Soong's visit was designed to emphasize his belief in the common shared roots of the Chinese people, reflecting his pro-unification sentiment. He specifically chose to honour the historical ancestor of the Chinese people, the contemporary father of the Republic of China, and then his own direct ancestors in that precise order. His public comments also addressed this continuous theme, receiving rapturous support from his mainland audience. The political consensus borne of the visit between the PFP and the CPC called for practical actions towards establishing links between Taiwan and mainland China while firmly resisting Taiwanese independence.
2006 Taipei mayoral election
On August 17, 2006, Taiwan's Administrative Supreme Court handed down a ruling against Soong in a tax evasion case. He was charged gift taxes by the National Tax Administration from events in 1994 when he wired NT$42 million from his election campaign account to that of his daughter-in-law in the United States. Soong argued that he had wired the money to his daughter-in-law to pay off remaining campaign debts and to establish a Foundation and that he was not simply "gifting" the money to her. The Court, however, found that the first money was not given to the Foundation until December 2001 and ruled that the money had been used as his private assets and that, therefore, gift tax was payable. He was assessed NT$13 million in gift tax, with a fine of NT$13 million, for a total sum of NT$26 million.
On October 18, 2006, Soong formally announced and registered his candidacy for the Mayoralty of Taipei City, Taiwan's capital and largest city, in the local government elections to be held in December 2006. Soong registered as a "non-partisan" candidate without a party affiliation, declaring that he had taken a leave of absence from his post as Chairman of the PFP.
After his defeat in Taipei Mayoral Election on the 9th of December, 2006, he won only 4% of cast ballots, James Soong announced that he would retire from politics, which entailed giving up the chairmanship of his party, the PFP. With this announcement and no clear goal, the PFP face an uncertain future, which could speed up any merger with the Kuomintang.
Claims made by former president Chen Shui-bian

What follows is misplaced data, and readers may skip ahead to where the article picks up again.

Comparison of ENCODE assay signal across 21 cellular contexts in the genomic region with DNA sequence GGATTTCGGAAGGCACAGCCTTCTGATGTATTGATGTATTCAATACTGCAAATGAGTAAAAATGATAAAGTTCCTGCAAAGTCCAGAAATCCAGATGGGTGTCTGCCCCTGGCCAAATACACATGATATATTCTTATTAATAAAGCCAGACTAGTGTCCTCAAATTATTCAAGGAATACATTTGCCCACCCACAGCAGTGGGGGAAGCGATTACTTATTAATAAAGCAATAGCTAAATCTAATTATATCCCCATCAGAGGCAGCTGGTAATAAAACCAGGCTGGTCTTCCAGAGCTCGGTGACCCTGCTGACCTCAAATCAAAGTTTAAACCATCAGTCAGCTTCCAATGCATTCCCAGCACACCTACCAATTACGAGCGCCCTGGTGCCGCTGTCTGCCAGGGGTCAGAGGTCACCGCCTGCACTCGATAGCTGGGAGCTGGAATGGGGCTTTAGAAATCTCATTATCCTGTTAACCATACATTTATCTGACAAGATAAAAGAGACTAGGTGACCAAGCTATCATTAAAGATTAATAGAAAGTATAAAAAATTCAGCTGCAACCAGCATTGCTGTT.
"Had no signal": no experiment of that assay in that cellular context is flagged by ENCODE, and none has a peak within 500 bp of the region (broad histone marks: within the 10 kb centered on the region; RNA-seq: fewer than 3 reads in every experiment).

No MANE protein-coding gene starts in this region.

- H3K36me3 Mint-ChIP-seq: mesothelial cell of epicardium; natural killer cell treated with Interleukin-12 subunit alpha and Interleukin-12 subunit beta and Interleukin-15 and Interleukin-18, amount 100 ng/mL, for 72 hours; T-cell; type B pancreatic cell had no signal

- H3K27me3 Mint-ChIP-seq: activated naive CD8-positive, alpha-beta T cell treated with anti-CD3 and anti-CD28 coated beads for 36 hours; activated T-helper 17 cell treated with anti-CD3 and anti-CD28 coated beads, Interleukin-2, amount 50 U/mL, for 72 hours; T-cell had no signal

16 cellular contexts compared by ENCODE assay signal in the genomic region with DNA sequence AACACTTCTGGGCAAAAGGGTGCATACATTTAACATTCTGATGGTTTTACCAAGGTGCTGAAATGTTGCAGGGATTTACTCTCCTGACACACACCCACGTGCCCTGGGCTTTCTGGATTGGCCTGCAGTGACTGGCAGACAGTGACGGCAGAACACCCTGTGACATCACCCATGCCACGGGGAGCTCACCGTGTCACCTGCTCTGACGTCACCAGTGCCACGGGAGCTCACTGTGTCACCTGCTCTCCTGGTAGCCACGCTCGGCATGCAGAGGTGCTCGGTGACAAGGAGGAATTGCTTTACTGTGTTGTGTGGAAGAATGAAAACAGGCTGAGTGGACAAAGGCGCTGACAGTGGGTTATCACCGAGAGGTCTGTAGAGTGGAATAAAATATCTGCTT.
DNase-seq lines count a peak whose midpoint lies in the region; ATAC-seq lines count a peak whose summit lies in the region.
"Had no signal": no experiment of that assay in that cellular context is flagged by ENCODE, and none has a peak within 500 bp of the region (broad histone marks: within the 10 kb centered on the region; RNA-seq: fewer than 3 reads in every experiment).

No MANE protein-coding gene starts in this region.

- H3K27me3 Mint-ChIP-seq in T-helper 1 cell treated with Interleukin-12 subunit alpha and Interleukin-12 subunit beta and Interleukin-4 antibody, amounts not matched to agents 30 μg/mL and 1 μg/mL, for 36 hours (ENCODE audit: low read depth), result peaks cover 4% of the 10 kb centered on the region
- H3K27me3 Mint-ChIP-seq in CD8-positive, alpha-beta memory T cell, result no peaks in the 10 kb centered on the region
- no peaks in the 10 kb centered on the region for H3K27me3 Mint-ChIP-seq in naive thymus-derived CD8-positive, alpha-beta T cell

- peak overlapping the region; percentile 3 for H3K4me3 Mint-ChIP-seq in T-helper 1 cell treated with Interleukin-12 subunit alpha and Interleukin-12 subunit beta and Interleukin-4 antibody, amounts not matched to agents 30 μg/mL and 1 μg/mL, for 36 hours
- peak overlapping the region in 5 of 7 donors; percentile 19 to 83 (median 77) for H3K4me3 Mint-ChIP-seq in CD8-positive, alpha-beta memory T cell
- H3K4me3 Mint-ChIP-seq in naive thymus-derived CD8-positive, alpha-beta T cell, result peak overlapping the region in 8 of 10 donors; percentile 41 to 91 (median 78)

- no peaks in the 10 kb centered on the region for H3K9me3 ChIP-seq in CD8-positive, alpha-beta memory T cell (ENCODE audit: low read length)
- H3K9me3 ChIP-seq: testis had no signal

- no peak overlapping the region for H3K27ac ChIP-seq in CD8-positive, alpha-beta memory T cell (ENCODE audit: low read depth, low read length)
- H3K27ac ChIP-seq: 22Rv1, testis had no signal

Chen Shui-bian claimed in an interview with a cable TV channel in May 2005 that Soong met Chen Yunlin in the United States in February of that year.
Following this claim, on February 15, 2007, Taipei District Court ruled Thursday that President Chen Shui-bian must pay James Soong NT$3 million (US$91,183) in damages and apologize in the top three newspapers for his allegation that Soong met secretly with China's State Council Taiwan Affairs Office Director Chen Yunlin in 2005. The court said President Chen failed to carry out necessary verification before making his allegation.
PFP spokesman Lee Hung-Chun said the ruiling "gave justice to Soong", but said that it had come too late. Chen's counsel said that he would appeal the ruling.
2012 presidential election
After a petition, Soong, for the first time as a People First Party presidential candidate, ran the 2012 presidential election together with Lin Ruey-shiung, a National Taiwan University professor in public health. Soong described the "Blue-Green rivalry" in Taiwanese politics as an epidemic and stated that Lin, as a doctor, was his partner to cure this "disease". He contended that Taiwanese people wanted a third party other than the KMT and the DPP and that the PFP was their choice.
2016 presidential election
Soong announced his intention to join the 2016 Taiwan presidential election on 6 August 2015 with running mate Hsu Hsin-ying of the Minkuotang. The Soong–Hsu ticket finished third.
2020 presidential election
Soong contested the 2020 Taiwan presidential election, beginning his campaign on 13 November 2019. He had promised that this campaign would be his last attempt for the presidency. Soong and Sandra Yu formed the People First Party ticket. The pair registered their candidacy with the Central Election Commission on 18 November 2019. Soong and Yu finished third in the presidential election, with 4.2% of the vote.